Irrigation New Zealand is calling on the incoming government to prioritise the creation of a cross-agency water group to design a long-term strategy for freshwater in New Zealand, led by a minister for water.
The industry body wants to see integration of all aspects of freshwater management into one holistic plan and approach, including freshwater farm plans, drinking water regulation, water storage, wetlands, biodiversity, integrated farm management, hydroelectricity, dam safety legislation and unlocking the productive potential of iwi-owned land.
“This minister would have oversight of all the fingers currently in the water pie of regulation and infrastructure,” IrrigationNZ chair Keri Johnston said.
“It would be the co-ordinated strategic approach that is so lacking at the moment.”
It is calling for the incoming government to commission a report on the national economic and social benefits of irrigation and on catchment objectives including economic, wellbeing, and environmental contributions outcomes.
This should be underpinned by research to improve freshwater outcomes at a catchment level, increase the resilience of food production, lift productivity and develop climate-resilient and adaptive infrastructure. “We need to look at land use change opportunities across NZ, taking into consideration our highly productive soils, and match reliable water planning to ensure long-term improvements of environmental outcomes, ensuring resilience by facilitating water capture and storage opportunities.
“Freshwater is important to every New Zealander. This conversation is about communities’ ability to survive and NZ food security.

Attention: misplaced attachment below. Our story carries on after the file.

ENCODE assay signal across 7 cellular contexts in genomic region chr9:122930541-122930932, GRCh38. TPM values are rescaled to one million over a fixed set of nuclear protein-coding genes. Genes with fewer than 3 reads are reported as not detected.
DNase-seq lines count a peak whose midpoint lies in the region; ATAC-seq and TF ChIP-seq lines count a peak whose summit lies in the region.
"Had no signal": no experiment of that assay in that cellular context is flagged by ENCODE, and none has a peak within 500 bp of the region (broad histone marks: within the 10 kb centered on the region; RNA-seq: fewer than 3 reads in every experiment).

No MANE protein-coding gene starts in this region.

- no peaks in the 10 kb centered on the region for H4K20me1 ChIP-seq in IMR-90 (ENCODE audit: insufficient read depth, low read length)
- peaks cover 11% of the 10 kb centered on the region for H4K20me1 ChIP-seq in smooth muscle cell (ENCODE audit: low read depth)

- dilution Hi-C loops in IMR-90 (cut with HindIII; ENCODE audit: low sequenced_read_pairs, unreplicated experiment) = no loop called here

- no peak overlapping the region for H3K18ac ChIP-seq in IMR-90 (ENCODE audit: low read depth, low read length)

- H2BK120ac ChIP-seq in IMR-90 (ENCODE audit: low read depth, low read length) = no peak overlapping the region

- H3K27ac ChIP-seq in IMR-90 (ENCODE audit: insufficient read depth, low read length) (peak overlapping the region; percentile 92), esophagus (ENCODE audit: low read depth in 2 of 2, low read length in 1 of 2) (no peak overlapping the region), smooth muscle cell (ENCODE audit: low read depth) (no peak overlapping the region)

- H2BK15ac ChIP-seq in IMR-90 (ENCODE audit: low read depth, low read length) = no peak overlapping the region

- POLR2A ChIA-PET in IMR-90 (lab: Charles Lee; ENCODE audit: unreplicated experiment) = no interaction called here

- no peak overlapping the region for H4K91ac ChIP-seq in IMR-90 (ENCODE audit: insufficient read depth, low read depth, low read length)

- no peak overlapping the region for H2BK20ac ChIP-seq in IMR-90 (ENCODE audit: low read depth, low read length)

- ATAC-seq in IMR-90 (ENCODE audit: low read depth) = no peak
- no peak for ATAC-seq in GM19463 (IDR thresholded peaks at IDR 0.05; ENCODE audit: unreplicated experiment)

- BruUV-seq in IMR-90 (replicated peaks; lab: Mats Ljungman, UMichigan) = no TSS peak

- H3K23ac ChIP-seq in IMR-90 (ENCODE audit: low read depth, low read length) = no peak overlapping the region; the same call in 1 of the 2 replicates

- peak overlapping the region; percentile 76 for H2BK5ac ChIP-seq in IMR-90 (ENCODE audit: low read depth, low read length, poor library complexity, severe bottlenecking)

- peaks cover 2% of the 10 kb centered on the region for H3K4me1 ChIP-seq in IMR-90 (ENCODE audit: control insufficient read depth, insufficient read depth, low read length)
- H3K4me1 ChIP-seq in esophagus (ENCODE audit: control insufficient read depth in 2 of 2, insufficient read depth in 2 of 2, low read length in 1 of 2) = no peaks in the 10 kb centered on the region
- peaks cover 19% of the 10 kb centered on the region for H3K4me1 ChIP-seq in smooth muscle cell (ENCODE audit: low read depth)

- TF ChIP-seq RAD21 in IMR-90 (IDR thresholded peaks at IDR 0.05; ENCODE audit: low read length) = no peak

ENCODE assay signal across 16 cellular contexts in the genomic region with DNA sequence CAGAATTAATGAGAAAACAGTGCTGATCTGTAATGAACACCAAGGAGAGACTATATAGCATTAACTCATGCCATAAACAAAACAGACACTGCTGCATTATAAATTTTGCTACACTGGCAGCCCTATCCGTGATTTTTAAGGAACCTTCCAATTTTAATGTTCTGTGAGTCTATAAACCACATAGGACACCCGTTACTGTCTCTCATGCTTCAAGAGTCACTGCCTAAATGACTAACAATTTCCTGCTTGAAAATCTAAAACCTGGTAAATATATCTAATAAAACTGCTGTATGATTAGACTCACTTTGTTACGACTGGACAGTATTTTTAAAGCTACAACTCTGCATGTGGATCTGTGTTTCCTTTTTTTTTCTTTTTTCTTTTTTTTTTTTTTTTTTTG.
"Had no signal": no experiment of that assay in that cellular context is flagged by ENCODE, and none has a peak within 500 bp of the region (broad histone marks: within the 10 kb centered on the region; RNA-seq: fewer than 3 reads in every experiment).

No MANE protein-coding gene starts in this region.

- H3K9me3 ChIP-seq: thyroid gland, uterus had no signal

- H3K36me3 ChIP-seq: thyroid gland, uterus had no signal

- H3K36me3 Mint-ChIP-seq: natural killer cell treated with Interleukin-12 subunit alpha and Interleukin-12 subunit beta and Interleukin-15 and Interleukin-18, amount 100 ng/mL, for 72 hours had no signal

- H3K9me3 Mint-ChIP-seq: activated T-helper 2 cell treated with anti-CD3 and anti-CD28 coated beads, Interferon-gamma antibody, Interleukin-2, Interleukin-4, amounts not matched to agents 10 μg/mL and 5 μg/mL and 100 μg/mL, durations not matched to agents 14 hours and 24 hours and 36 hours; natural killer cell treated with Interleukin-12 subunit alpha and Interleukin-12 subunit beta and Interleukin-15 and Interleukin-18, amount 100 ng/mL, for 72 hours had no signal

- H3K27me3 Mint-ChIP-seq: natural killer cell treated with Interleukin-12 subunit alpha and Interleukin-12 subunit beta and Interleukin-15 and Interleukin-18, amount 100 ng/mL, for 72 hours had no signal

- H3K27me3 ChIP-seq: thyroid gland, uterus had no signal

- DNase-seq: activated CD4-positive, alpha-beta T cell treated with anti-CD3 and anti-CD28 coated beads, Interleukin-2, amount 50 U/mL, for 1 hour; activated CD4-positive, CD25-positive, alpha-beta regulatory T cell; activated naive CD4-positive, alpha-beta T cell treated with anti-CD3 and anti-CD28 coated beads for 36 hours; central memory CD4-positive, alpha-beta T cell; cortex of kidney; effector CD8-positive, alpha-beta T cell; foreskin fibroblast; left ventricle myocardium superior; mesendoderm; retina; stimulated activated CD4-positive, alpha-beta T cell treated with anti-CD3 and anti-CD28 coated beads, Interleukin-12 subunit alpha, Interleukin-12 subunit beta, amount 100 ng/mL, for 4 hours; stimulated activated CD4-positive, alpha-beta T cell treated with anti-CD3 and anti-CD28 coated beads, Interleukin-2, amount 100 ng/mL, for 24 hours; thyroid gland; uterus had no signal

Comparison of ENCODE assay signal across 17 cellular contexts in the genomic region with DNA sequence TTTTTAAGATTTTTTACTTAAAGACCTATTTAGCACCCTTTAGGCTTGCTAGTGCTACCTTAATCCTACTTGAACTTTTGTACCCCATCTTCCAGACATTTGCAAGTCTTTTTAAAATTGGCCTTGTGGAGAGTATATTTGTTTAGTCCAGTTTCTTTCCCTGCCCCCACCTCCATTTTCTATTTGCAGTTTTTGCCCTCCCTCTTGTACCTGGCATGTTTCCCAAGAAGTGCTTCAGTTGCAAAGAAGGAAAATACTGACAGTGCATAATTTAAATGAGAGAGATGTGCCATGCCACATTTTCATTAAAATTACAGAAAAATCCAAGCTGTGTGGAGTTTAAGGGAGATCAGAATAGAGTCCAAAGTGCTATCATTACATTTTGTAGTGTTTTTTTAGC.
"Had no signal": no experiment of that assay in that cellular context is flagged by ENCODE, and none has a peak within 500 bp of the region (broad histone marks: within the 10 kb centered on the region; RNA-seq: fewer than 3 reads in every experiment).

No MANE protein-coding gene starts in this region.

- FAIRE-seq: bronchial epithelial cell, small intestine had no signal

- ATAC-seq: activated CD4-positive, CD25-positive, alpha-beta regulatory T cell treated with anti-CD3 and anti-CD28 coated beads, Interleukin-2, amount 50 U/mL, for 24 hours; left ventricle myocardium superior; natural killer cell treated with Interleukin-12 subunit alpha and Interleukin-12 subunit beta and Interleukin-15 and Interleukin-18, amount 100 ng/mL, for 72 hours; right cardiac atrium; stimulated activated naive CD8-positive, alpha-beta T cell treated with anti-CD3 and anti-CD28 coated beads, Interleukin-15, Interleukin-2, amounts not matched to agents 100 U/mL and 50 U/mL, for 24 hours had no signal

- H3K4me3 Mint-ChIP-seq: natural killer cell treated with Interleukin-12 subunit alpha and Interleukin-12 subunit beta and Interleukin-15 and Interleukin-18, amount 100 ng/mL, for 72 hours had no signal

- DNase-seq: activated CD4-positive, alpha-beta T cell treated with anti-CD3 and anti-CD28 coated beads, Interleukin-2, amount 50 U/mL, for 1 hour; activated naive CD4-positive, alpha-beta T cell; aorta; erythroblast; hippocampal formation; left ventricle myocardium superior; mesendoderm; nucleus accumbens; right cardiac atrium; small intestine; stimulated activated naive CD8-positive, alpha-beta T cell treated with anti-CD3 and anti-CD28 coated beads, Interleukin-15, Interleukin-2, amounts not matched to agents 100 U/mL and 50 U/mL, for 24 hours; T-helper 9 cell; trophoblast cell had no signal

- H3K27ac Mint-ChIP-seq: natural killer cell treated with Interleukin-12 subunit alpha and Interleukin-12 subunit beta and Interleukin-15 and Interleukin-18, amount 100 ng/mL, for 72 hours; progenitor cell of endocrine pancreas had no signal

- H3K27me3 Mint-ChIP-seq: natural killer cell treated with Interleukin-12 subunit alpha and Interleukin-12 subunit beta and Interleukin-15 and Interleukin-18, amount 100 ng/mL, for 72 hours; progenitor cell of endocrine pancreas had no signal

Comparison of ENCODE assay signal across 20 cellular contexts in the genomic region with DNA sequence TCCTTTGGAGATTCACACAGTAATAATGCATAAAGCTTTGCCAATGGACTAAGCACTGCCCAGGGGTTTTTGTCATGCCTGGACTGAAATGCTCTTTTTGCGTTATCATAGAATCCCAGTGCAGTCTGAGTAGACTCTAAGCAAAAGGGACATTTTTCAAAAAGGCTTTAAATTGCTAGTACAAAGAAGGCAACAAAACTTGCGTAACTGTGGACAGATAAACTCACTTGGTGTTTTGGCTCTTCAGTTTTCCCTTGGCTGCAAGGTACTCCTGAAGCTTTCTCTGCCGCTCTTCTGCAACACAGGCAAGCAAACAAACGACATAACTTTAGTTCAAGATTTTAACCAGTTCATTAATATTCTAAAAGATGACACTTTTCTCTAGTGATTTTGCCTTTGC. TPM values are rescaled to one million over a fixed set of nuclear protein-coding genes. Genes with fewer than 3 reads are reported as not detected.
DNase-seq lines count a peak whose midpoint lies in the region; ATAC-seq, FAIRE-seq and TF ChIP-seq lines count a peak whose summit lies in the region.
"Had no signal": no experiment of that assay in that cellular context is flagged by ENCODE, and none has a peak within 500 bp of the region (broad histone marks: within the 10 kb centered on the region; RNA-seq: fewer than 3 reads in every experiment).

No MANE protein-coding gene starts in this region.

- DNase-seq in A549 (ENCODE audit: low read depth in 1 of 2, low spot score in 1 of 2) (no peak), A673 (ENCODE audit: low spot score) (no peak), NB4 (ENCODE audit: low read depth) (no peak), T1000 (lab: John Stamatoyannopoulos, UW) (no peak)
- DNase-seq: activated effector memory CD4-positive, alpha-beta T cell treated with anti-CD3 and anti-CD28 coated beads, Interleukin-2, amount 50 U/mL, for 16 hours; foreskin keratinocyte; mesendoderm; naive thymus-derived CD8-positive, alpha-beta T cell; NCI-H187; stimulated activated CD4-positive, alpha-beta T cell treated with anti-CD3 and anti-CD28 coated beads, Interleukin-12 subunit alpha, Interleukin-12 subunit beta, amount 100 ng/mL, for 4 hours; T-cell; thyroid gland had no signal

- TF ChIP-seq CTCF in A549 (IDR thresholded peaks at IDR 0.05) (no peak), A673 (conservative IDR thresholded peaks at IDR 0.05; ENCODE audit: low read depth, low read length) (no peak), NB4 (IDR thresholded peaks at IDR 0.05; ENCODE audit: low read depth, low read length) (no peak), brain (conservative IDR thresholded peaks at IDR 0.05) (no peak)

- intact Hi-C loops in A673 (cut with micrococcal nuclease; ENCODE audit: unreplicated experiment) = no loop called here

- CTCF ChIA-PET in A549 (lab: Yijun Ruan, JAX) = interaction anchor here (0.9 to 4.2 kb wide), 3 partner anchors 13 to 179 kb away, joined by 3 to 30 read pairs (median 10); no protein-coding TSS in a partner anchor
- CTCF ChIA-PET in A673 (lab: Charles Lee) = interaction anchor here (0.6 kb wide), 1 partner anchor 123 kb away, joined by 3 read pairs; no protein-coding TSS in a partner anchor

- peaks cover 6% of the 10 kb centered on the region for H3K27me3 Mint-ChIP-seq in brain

“Whether in a pipe or in a pond, infrastructure needs a longer lifespan as we can’t have this being a political football every three years.
“It will take commitment, investment and vision, so we need all political parties on the same page.
“We do not want a question of who is in power, we need to take it out of the political realm.
“This a decision for the future of New Zealanders and it takes more than a three-year term.
“We need to get that mindset through to the incoming government.”
A criteria checklist for regionally significant water storage and distribution projects would ensure they provide multiple benefits for the community.
Johnston said IrrigationNZ will be working with all political parties to find common ground as it guns for enabling policy that promotes innovation, supports investment, demonstrates flexibility, shares information and supports education.
Reducing uncertainty needs the provision of long-term consent options for water storage projects in order to attract and retain investment in infrastructure.
“This relates not to big dams, but appropriate, community-based water harvesting, storage, and distribution, ensuring the community is given a voice in planning processes along with regional councils and iwi-Māori when establishing catchment priorities and making spatial planning decisions.”